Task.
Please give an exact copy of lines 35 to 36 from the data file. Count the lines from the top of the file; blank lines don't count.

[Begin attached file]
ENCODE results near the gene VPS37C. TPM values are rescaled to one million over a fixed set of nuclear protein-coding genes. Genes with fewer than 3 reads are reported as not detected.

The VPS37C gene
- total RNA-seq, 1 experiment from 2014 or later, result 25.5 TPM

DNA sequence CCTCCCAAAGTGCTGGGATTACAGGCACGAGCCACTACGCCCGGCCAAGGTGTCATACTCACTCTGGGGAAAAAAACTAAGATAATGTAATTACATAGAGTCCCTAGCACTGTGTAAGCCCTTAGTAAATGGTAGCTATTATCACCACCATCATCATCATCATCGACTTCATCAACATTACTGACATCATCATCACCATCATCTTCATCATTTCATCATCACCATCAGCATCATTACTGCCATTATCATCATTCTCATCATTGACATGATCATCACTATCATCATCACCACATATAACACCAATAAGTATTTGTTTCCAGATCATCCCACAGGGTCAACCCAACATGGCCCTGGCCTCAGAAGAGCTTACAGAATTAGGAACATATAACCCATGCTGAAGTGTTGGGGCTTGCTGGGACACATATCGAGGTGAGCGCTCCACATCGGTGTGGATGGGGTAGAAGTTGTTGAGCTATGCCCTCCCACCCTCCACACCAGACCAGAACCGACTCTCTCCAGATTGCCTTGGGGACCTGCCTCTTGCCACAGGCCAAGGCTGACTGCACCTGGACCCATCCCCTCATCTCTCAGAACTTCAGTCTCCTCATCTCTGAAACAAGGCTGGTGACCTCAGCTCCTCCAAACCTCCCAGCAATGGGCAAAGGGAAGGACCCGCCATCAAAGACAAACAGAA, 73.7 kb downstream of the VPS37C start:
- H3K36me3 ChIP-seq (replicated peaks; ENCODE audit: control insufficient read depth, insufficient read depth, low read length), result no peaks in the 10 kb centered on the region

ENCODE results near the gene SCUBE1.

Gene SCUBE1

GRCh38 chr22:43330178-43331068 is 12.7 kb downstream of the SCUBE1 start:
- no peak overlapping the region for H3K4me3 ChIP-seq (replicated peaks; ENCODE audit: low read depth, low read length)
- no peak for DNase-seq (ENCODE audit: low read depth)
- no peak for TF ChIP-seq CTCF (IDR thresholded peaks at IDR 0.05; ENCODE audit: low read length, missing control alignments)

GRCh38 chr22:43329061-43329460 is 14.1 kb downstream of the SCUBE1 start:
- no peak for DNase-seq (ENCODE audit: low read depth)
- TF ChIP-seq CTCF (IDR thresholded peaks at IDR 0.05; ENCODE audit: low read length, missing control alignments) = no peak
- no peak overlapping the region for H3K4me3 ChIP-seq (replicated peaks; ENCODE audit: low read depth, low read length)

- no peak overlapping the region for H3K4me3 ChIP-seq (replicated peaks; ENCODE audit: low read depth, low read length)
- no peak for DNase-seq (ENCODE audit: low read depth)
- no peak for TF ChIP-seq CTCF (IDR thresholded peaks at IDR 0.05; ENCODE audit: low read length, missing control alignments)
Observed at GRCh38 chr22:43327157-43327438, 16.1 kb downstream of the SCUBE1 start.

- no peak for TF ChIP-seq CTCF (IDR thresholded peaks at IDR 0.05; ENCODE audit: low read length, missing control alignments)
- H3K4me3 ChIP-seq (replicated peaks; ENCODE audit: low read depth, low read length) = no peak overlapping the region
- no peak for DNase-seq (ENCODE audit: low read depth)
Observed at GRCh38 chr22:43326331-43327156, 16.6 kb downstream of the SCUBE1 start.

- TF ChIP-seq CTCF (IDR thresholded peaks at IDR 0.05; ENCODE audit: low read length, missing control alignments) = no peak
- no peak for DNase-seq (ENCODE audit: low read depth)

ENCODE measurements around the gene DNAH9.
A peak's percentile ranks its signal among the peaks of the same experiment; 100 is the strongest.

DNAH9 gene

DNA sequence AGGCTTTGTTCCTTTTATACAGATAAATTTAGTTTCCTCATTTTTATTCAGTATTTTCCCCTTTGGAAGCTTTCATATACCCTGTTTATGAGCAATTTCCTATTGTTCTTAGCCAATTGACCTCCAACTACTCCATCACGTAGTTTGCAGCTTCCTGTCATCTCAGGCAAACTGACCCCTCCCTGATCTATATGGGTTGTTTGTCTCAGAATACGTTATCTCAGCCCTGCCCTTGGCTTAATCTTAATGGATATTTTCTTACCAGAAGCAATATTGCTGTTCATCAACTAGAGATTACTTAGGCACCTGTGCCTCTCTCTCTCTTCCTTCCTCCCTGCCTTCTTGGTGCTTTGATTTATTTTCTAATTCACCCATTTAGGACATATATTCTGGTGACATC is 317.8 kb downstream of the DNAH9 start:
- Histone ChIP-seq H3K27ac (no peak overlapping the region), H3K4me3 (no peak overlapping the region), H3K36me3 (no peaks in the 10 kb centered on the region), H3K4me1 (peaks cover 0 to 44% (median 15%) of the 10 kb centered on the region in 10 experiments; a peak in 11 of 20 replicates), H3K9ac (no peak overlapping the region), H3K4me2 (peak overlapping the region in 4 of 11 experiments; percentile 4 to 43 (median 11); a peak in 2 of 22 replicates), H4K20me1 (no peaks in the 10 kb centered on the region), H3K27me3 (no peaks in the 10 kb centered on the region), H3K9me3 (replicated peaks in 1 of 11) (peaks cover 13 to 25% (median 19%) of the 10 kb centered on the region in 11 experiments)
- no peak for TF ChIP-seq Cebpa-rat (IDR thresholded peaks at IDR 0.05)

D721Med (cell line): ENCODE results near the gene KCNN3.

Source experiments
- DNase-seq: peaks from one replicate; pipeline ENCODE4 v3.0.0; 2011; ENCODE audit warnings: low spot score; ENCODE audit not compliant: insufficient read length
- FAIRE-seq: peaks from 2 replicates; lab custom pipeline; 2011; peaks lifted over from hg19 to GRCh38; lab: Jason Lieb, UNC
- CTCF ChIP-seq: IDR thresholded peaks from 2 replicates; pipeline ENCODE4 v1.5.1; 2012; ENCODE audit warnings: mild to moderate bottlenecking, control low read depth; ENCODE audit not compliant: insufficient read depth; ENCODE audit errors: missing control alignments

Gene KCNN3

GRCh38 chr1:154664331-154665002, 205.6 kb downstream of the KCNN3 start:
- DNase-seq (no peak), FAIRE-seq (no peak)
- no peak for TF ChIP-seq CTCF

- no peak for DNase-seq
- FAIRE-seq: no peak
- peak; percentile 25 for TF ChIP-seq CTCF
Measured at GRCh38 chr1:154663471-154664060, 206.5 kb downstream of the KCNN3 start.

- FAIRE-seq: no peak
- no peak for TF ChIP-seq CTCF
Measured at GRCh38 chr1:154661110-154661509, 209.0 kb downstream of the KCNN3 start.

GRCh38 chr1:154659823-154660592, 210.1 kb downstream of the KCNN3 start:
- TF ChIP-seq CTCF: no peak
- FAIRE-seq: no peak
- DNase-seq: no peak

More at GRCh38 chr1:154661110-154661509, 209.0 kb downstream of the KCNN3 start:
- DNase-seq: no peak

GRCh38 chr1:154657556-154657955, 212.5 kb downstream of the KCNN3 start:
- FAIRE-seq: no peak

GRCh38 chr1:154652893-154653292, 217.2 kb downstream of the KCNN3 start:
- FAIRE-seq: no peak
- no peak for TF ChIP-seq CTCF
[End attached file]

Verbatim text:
- FAIRE-seq: peaks from 2 replicates; lab custom pipeline; 2011; peaks lifted over from hg19 to GRCh38; lab: Jason Lieb, UNC
- CTCF ChIP-seq: IDR thresholded peaks from 2 replicates; pipeline ENCODE4 v1.5.1; 2012; ENCODE audit warnings: mild to moderate bottlenecking, control low read depth; ENCODE audit not compliant: insufficient read depth; ENCODE audit errors: missing control alignments